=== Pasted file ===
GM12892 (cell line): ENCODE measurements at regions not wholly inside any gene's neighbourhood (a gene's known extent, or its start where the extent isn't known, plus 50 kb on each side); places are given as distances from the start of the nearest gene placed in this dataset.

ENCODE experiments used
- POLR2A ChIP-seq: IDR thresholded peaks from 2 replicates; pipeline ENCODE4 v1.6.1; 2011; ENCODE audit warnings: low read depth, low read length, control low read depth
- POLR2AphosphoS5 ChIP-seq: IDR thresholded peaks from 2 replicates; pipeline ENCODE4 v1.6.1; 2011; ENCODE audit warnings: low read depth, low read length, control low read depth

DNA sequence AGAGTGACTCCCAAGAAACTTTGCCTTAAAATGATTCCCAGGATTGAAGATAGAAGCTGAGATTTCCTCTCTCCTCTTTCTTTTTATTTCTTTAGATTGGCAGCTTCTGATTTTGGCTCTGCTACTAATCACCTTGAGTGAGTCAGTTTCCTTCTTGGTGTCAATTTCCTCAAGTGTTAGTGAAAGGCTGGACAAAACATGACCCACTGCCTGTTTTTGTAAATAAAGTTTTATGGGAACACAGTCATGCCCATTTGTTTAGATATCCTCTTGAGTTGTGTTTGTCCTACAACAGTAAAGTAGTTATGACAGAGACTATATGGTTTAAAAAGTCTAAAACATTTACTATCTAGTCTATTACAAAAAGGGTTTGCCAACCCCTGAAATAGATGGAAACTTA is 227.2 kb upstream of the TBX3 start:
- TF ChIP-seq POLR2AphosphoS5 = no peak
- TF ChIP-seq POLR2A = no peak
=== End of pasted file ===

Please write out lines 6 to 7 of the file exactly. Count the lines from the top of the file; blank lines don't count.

- TF ChIP-seq POLR2AphosphoS5 = no peak
- TF ChIP-seq POLR2A = no peak